Joint Assistance and Support Network (JASON)
In 2016, the department chaired a two-day legal workshop, attended by the legal officers and advisors of the Nautilus Federation unions. It highlighted the Federation’s commitment to ensuring that members can access their rights to fair treatment in the event of their involvement in an accident or incident at sea.
From this, the Joint Assistance and Support Network (JASON) was created to prevent seafarers from being victimised after maritime accidents and to ensure that they are treated by authorities in accordance with the International Maritime Organization (IMO)/ILO Guidelines on Fair Treatment of Seafarers in the event of a maritime accident, as well as other national and international safeguards.
The JASON network and Nautilus 24/7 complement each other in ensuring that members can get advice and assistance on just about any work-related matter at any time of the day or night.
These are wide ranging and include cases on abandonment and repatriation, contractual issues, unfair dismissals, bullying and harassment, unpaid wages, maritime incidents and other legal issues and welfare matters. Calls are also received from non-members wishing to join the Union. Members can contact Nautilus through LiveChat on the website, phone, text, email and Skype.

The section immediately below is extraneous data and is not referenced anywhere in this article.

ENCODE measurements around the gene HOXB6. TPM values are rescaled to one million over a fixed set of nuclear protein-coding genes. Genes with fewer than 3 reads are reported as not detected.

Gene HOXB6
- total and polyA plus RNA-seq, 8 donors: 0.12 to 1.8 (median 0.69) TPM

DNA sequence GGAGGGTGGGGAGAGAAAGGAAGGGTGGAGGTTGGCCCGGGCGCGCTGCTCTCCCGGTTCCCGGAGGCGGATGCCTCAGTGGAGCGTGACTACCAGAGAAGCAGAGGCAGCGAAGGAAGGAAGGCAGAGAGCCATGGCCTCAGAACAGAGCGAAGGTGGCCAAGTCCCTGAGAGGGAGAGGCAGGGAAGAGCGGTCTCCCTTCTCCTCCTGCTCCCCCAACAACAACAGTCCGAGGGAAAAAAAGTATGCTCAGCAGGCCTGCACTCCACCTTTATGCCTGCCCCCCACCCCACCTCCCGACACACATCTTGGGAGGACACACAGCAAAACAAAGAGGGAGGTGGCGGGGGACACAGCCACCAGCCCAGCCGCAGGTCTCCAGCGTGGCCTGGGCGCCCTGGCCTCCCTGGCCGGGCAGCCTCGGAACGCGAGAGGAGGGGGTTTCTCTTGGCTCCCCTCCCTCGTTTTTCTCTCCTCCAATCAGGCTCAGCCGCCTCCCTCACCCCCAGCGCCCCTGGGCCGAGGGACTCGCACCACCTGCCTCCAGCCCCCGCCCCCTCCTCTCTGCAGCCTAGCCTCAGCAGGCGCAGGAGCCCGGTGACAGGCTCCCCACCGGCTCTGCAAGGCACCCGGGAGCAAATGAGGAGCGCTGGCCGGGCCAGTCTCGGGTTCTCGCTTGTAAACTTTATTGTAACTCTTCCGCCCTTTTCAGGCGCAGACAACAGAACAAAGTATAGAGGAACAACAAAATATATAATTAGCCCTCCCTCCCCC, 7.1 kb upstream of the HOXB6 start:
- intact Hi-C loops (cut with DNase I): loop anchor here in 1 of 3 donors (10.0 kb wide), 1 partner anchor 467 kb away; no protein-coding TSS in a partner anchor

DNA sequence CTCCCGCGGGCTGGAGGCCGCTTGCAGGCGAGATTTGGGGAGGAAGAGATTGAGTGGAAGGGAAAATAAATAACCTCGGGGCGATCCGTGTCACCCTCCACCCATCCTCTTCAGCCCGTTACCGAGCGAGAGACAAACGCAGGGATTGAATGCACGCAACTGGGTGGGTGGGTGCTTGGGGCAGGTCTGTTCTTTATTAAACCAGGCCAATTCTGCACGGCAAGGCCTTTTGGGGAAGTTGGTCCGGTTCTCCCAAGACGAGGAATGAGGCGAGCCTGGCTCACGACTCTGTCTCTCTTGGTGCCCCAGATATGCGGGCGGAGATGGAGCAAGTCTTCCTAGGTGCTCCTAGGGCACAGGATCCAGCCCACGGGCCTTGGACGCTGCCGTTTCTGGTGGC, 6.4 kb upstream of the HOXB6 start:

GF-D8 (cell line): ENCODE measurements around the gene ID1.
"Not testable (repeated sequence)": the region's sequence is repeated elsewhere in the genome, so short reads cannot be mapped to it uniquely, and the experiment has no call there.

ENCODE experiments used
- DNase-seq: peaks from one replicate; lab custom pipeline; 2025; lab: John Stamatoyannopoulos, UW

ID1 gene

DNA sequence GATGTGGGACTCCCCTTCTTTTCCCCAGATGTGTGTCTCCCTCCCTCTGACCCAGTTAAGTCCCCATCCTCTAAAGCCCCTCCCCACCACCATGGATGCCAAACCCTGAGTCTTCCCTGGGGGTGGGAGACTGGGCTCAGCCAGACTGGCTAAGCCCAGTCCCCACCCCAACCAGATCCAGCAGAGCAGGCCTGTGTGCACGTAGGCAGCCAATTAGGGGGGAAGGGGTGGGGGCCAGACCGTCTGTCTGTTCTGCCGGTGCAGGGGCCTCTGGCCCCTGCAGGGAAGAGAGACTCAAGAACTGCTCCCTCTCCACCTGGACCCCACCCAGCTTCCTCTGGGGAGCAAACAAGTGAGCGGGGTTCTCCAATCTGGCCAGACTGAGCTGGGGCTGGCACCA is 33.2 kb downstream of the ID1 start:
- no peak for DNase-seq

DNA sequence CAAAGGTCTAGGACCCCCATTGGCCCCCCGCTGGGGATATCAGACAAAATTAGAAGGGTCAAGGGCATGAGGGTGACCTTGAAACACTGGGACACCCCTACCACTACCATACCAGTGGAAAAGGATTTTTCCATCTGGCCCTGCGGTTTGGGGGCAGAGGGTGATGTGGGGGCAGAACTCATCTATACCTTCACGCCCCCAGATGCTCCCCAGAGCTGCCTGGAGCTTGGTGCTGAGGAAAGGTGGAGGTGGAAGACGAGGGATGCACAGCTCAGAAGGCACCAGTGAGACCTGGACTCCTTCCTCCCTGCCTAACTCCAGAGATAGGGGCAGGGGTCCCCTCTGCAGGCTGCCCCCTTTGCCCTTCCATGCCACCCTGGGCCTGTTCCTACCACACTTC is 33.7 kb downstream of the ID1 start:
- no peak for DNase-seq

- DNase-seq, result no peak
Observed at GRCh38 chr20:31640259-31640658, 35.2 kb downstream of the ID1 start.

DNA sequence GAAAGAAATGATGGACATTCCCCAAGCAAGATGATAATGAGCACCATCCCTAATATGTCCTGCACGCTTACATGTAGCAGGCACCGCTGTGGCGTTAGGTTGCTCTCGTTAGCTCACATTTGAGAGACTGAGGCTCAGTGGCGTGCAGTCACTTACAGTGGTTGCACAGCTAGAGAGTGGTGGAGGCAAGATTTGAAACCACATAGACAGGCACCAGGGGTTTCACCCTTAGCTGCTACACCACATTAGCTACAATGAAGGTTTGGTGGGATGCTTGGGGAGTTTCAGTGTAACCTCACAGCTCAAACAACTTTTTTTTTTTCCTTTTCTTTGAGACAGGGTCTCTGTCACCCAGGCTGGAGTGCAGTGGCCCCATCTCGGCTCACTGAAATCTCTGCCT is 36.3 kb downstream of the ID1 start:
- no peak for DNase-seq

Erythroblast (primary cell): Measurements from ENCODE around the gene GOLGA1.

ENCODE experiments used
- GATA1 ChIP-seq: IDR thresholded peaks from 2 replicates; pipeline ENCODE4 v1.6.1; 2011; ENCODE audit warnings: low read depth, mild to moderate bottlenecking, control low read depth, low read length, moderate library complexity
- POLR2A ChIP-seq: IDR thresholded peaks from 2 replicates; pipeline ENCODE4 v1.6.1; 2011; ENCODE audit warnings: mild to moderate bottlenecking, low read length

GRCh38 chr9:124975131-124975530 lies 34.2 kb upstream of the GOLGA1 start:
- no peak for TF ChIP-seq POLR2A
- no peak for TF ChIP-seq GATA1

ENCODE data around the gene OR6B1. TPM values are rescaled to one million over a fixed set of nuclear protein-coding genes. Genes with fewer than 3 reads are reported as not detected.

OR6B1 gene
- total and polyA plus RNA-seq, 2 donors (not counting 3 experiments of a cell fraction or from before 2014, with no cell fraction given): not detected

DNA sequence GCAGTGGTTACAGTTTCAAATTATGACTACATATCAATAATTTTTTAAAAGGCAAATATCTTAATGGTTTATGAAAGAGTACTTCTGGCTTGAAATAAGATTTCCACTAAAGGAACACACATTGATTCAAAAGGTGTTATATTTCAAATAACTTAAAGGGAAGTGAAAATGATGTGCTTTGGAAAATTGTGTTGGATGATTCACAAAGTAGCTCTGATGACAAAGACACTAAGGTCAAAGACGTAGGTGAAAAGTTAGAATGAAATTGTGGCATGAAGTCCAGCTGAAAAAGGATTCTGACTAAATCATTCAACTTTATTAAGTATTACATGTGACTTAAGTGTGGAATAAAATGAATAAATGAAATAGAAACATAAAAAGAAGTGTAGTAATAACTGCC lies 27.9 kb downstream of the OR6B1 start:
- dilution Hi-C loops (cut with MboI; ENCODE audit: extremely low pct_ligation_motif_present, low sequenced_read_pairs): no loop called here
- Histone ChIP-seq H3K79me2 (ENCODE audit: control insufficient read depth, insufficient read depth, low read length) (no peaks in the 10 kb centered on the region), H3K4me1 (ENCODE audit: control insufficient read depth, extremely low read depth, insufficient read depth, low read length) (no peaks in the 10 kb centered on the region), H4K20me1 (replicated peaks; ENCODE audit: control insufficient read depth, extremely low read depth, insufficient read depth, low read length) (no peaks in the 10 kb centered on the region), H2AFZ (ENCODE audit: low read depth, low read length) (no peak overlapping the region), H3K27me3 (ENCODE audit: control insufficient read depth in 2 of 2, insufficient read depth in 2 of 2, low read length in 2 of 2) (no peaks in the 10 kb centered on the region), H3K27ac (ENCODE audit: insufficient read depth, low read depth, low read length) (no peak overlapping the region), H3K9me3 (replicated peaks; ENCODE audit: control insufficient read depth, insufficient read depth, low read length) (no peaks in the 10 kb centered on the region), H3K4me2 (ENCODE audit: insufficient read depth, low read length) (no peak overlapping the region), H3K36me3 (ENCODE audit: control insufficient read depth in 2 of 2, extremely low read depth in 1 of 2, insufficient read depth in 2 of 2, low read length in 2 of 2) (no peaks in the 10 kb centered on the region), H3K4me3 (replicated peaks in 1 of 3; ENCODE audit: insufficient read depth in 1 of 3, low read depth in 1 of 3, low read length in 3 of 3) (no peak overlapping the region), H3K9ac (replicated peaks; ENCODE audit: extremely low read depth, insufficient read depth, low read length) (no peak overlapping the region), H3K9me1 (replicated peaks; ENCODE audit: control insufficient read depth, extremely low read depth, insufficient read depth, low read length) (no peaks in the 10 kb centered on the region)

Nautilus carried out a survey into seafarers thoughts about criminalisation at sea, with results revealing:
of seafarers surveyed said they were worried about criminalisation of maritime professionals
1 in 5
respondents said they had been involved in a legal incident during their career on the sea
said the fear of criminalisation has a negative impact on their feelings about working at sea
The following cases, in which substantial sums of monies were recovered, show the value of Nautilus membership.
Nautilus has campaigned tirelessly over the past four years to aid seafarers and maritime professionals secure compensation when their incomes or savings have been compromised for various reasons. In the Netherlands, pensions are always a focus for the legal team, as they are a quarter to one-fifth of a member’s income in retirement. Since 2004, Nautilus has been in talks with IMO Shipping regarding non-compliance with a Collecting Bargaining Agreement (CBA) on members’ pension rights and growth. Over a ten-year period, the Union has kept up pressure and, in 2018, recovered more than €300,000 worth of members’ pension claims generated over the decade, without having to take the case to court.
The Union arrested the vessel on members' behalf, recovering a further $330,000 in unpaid wages
Another of the legal department’s key successes over the past years was securing payment for the crew of the superyacht, Indian Empress, which was impounded in Malta in a dispute over the owner’s failure to pay wages for many months.